MC: "...I mean, running across it on the supine backs of the screaming strippers, Butters's eyes look like dinner plates.  You throw a couple of rounds in his direction to keep him honest, and he dives for cover.  You leap across the gap between the stage and the bar head-first, scattering glasses and bottles as you slide along the wet bar-top.  As you get to him, Carson looks up at you, shocked, his mouth a big round O.  You put two rounds in it before you're past, coming to a stop and rolling off behind the bar close to the end nearest the door."

Deke: "Great!  As soon as I can get my feet under me, I want to pop up, level my gun at Butters, and yell, "Drop it, asshole!"

MC: "OK, but roll+Hot because you're drawing down on him with an empty gun.  You haven't reloaded yet."

Deke: "Oooh, but I'm dangerous and sexy!  Can I make eye contact with him?"

MC: "Yeah, at some point he peeks over the top of a roulette table to see if he can see you."

Deke: "Great.  I got an 8.  I spear him with my gaze."

MC: "He freezes, total deer-in-headlights."

Deke: "Awesome.  I want to walk over to him.  Hey, can I reload as I go?"

MC: "If you roll+Cool."

Deke: "Hahaha, another 14."

MC: "Right, so this end of the bar is actually closed off, so you have to backtrack, stepping over a cowering Nabs and Carson's leaking corpse as you go.  As you cross the room you keep your dead stare at Butters, boots crunching on broken glass, the tinkling of spent casings as you calmly reload, never taking your eyes off him.  He actually stands up from his crouch and takes an involuntary step backwards.  What do you do?"

Deke: "Once I've reloaded and I'm close, I level my gun at him, stick it right in his eye.  He's still frozen, yeah?"

MC: "Yup.  He's actually wet himself, tears welling in his eyes.  He's mouthing the word 'please' but no sound is coming out.  What do you do?"

Deke: "I gently reach down with my free hand and relieve him of his pistol."

MC: "No resistance, his pistol is yours."

Deke: "Great.  Then I waste him, sashay over to the bar, drop his gun on the bar-top and say down to Nabs, 'This should cover any damages.  We're square, yeah?'"

The MC is looking at Butters through crosshairs (nobody likes Butters anyway), and the fiction puts Deke in a position to simply inflict Harm.  Done and done.

Right, so this is a very different fight, with much closer focus for the same opening situation, and predicated on different player choices.  But it's still not a repeated Seize By Force over and over again.  The position of the PC and the NPCs changes throughout the fight, largely because no one in their right mind stands still when getting shot at.  That position has consequences.  It opens up some opportunities and closes down others.  This fight was one Seize By Force, one Read a Sitch, three Act Under Fires (two of which were predicated by the need to deal with her weapon's reload tag), and a Go Aggro.  And had Deke not had the custom move, it could have ended with a Manipulate as she bluffed Butters with an empty pistol.  Three NPCs put down like dogs and the other non-combatant patrons terrified of Deke the death-dealing dynamo - not bad for only rolling+Hard once.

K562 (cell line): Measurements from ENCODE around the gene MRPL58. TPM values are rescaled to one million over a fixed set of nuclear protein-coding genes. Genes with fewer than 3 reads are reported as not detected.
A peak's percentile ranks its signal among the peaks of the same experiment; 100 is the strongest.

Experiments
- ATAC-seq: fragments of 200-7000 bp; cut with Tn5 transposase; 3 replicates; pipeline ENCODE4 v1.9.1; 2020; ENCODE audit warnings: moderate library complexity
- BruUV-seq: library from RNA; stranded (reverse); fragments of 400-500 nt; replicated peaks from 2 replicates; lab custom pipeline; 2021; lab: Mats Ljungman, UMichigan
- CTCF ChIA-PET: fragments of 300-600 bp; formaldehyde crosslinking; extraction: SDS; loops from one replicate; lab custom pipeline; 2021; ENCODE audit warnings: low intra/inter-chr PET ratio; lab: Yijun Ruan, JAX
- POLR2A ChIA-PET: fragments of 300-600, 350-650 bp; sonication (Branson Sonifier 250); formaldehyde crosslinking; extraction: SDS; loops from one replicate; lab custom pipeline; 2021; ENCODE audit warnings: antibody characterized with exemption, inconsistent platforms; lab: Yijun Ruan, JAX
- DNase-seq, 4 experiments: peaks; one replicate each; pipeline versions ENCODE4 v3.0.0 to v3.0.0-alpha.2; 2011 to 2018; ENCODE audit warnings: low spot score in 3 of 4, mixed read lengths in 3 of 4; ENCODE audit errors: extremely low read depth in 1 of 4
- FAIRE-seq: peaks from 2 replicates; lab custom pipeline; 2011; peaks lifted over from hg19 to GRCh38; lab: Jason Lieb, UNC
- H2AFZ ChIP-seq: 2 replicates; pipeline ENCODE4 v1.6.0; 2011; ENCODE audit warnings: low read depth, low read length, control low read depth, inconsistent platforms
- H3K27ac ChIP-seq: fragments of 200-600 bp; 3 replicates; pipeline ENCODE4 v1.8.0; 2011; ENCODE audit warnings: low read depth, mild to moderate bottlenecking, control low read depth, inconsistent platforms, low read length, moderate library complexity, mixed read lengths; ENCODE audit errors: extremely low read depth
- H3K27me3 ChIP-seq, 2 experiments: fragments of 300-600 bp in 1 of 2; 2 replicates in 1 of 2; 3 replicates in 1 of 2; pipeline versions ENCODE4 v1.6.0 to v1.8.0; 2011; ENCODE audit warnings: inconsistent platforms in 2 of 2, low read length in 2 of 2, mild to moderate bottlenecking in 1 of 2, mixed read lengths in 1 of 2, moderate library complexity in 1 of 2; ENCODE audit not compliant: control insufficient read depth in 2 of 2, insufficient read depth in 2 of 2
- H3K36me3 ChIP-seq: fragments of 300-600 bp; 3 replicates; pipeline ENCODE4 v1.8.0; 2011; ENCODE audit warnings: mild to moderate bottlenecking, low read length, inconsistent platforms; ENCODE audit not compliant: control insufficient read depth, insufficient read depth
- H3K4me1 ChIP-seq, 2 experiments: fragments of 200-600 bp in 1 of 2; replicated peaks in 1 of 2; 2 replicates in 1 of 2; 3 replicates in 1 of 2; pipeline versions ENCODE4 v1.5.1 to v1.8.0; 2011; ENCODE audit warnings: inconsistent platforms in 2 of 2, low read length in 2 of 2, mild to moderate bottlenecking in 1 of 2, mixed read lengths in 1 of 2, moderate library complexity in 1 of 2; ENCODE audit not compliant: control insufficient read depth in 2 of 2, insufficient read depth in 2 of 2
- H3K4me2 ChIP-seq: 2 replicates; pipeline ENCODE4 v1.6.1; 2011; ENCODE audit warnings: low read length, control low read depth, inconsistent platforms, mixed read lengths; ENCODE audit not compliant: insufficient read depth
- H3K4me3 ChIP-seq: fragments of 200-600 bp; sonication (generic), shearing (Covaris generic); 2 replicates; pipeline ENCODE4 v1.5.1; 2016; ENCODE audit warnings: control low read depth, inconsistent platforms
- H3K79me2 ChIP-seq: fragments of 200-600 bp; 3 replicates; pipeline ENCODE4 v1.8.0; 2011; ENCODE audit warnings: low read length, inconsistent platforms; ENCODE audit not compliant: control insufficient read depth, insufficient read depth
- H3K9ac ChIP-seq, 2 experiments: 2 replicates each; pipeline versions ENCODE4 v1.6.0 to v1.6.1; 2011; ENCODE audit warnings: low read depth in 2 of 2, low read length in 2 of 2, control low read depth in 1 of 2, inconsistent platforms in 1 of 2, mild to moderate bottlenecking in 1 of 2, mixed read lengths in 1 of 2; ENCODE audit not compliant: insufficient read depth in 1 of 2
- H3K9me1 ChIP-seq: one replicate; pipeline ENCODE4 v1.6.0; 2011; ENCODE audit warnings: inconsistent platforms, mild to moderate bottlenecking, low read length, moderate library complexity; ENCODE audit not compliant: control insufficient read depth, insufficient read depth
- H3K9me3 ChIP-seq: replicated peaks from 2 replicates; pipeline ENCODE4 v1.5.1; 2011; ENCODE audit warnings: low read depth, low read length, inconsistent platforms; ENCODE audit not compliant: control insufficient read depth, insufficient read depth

Additionally, in this particular example, the MC allowed Deke to do something she was good at (Act Under Fire) to make up for something she was bad at (Read a Sitch) by exposing herself to fire as a way to draw Carson into revealing his position.  Had she spotted him first thing, she'd not have taken that second point of Harm, at least not the way she took it.  As the MC, look for ways you can offer these kinds of opportunities for players, just as you look for ways to put them in a spot.  Deke was saddled with needing to Read a Sitch because of her other choices ("take little Harm") and the changing situation (as a result of her partial on the Harm move) altered her position within the fiction relative to the NPCs.

Whether you choose to zoom in or out is going to have a lot to do with the story you and your players are trying to tell.  What is the purpose of this encounter?  Does it set the stage for future badness, does it escalate some existing situation, or is it the culmination of part of a major plot arc?  Answering these questions will help you decide which level of focus is appropriate.  And if you don't have a good feel for meeting their expectations, don't be afraid to ask your players.  Just be straight-up about it, and ask how detailed they want this particular fight to be.  The more experience you get with each other as players and MC, the more of a feel for this kind of thing you'll develop, and you'll be able to give them interesting, challenging, exciting fights that involve more than just rolling+Hard.

But whichever way you choose to take the focus (close or far), don't skimp out on the narration.  Because nobody remembers "that time I rolled+Hard and totally crushed it to shoot up Abnett's dudes."  But I promise you Deke's player (and probably all the other players present) will always remember "that time Deke beer-surfed along Nabs' bar and shot Carson in the face."
« Last Edit: January 28, 2014, 11:23:24 AM by Munin »